February 5th, 2021
I imagine that many of us are now losing strength, optimism, patience with the multiple effects of the coronavirus pandemic on our lives.
Somehow we need to hold on to the knowledge that this crisis is connected to the climate crisis; and preserve some strength to ‘fight the good fight’ against that existential threat.
And there are some wonderful, positive, uplifting projects happening around the world to give us that emotional strength (they could do with our support too, with a little time and/or money!).
The last ‘episode’ of David Attenborough’s Perfect Planet series (please watch it and spread the word) highlighted some of these, including the Great Green Wall on the edge of the Sahara desert. This is an African-led movement with the ambition to grow an 8,000km natural ‘wonder of the world’ across the entire width of Africa. A decade in and roughly 15% underway, the initiative is already bringing life back to Africa’s degraded landscapes at an unprecedented scale, providing food security, jobs and a reason to stay for the millions who live along its path.
There are complications involved, of course, not least the thorny issue of international aid – that is why my Facebook and Twitter (Emily Thwaite #grandmaglobal) political posts are never far away from the subjects in this blog:
please keep signing petitions and emailing your MPs about the tricky stuff…..
Here’s a lovely video, though, featuring Malian singer Inna Modja (billed as Buena Vista Social Club meets Year of Living Dangerously..), to return to the good stuff! https://youtu.be/IDgDWbQtlKI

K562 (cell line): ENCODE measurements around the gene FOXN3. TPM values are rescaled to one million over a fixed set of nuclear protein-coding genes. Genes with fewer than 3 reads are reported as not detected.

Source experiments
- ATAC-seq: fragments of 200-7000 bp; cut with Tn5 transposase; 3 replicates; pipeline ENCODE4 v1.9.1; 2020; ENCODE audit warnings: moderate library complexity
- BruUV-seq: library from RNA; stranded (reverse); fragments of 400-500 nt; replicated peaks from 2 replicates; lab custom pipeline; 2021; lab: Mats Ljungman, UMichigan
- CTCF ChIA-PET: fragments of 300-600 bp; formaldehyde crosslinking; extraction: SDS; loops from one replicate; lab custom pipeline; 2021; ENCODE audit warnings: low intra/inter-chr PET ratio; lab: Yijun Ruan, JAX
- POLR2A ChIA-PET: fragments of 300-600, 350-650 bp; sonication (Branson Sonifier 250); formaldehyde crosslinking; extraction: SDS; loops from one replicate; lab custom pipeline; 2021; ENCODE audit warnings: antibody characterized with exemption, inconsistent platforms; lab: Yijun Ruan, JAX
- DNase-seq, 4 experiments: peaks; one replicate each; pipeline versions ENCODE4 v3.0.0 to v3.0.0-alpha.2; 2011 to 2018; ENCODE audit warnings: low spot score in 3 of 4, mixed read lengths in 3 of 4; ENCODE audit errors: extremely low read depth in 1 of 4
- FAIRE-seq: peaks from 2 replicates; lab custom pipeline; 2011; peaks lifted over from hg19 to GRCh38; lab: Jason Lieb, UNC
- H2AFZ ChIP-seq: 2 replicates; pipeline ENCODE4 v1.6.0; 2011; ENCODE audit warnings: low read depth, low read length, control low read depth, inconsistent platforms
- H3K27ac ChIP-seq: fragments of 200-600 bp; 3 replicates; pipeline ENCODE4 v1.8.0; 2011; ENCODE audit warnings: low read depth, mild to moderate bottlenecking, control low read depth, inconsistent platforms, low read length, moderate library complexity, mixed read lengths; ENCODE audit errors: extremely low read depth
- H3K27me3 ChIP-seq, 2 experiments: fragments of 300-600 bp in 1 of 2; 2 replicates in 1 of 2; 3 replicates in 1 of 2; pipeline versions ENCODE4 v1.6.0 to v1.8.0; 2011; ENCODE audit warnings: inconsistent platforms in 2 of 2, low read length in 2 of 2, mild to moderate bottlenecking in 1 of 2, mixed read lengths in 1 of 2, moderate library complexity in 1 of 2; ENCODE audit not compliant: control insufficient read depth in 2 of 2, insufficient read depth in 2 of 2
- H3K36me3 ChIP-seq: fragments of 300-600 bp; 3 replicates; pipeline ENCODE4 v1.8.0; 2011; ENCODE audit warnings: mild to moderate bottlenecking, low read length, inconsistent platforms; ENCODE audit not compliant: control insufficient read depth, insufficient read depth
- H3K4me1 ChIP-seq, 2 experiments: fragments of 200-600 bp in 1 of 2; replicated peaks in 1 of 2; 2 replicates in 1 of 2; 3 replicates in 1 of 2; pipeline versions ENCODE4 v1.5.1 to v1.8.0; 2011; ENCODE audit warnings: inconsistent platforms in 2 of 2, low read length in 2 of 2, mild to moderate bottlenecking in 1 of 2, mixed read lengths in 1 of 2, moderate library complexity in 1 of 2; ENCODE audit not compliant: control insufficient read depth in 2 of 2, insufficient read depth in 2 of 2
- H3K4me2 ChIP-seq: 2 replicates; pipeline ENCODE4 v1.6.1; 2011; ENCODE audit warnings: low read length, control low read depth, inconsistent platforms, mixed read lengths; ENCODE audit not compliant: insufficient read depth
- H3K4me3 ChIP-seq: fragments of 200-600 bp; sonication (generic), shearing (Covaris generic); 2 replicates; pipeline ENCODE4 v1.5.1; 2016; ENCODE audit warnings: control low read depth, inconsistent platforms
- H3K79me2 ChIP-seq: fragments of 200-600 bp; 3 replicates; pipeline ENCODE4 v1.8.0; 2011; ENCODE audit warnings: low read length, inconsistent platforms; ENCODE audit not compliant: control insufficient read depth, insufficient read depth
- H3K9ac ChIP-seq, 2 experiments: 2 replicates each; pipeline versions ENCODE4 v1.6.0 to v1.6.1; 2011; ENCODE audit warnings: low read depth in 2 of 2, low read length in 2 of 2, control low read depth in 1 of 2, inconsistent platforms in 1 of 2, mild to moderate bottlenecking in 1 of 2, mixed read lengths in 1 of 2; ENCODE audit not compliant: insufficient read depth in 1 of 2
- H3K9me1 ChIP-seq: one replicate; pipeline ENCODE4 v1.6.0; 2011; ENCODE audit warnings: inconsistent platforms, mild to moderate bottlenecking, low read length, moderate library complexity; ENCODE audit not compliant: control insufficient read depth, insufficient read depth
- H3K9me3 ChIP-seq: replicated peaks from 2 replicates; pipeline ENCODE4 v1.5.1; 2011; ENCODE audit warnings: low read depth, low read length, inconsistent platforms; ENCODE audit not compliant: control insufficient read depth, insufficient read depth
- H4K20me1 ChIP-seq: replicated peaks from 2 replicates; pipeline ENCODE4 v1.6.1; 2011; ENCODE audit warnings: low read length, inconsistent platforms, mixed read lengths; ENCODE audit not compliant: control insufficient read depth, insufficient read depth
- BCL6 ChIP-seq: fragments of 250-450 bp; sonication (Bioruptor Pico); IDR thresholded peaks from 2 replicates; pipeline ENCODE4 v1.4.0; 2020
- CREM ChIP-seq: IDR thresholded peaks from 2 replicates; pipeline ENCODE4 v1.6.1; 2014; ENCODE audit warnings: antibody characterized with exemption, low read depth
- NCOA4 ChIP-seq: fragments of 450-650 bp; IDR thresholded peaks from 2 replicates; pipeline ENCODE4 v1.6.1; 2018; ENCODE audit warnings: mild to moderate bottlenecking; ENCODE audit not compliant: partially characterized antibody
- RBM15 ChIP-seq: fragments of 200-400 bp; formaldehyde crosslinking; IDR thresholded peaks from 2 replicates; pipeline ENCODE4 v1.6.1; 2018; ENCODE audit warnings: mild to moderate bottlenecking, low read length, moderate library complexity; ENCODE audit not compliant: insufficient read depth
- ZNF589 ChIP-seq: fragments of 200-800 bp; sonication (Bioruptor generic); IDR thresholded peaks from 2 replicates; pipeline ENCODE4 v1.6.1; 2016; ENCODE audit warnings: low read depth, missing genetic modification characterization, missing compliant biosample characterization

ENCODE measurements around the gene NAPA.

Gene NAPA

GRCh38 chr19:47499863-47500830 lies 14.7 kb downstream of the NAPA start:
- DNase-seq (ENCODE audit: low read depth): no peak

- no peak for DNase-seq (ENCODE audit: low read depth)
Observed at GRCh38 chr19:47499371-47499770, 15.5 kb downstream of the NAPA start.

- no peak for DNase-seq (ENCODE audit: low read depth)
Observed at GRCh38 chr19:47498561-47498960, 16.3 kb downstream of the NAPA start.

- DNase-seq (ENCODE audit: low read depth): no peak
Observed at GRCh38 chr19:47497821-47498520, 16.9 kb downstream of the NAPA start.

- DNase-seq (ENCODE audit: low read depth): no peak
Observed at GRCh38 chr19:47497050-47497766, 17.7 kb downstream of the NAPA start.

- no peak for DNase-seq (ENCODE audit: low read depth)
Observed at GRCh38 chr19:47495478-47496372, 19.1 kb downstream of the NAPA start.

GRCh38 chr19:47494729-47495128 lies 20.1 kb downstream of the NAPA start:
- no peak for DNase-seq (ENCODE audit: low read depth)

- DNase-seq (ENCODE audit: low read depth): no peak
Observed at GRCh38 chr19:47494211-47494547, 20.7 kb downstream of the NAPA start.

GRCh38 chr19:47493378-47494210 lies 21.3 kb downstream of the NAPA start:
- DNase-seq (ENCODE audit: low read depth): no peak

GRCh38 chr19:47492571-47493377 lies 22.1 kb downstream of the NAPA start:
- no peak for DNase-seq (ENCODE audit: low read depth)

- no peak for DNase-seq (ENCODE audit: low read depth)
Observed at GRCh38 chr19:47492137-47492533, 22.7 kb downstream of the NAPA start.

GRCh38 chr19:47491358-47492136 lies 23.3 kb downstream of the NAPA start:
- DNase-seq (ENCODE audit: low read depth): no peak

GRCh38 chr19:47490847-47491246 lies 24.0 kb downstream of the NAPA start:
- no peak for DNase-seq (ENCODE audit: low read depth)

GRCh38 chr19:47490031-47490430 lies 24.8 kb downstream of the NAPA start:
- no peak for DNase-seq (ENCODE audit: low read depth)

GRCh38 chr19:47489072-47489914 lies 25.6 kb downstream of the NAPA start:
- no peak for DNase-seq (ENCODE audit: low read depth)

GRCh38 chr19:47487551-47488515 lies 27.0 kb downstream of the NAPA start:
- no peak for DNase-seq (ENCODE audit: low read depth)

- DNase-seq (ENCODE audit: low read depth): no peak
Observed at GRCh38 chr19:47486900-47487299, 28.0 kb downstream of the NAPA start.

Continuing on a musical/arts level, the group Possible is organising an online Climate Cabaret to create and perform work in response to climate change – part of their bid to bring climate conversations to wider audiences (they’ve already produced climate-themed boardgames..).
If you’d like to join this, or want to suggest someone (from musicians to drag queens, poets to dancers..), contact Skye at wearepossible.org
This year Fairtrade Foundation is running a ‘Choose the World you Want’ online Festival, promoting the message that in order to tackle the climate crisis, the farmers and workers behind our everyday essentials need a fairer deal.
On Wednesday, February 24th at 7.30pm actor Adjoa Andoh is joined by digital artists, musicians, writers and others to discuss how creativity can be used to power up climate campaigning. There is also an event called The Climate Change Garden (how to grow sustainably and why it matters) bringing the Permaculture Association’s Chris Warburton-Smith together with eco-chef Tom Hunt and a Fairtrade farmer sharing the reality of how climate change is affecting the sustainability of their own farm. This is on Saturday, March 6th at 11am. On the previous evening (March 5th, at 7.30pm) there will be a Quiz Night, with a special guest appearance.
If you’re interested in any of these events, contact Stefan Donnelly at firstname.lastname@example.org
I wonder if you took part recently in the RSPB garden bird count in the UK…Sparrows are the ‘dominant species’ in our garden, but we do also have regular wren and robin visitors. My son and his girlfriend counted in their local park, as they don’t have a garden (their count included a parakeet – they’re in London!)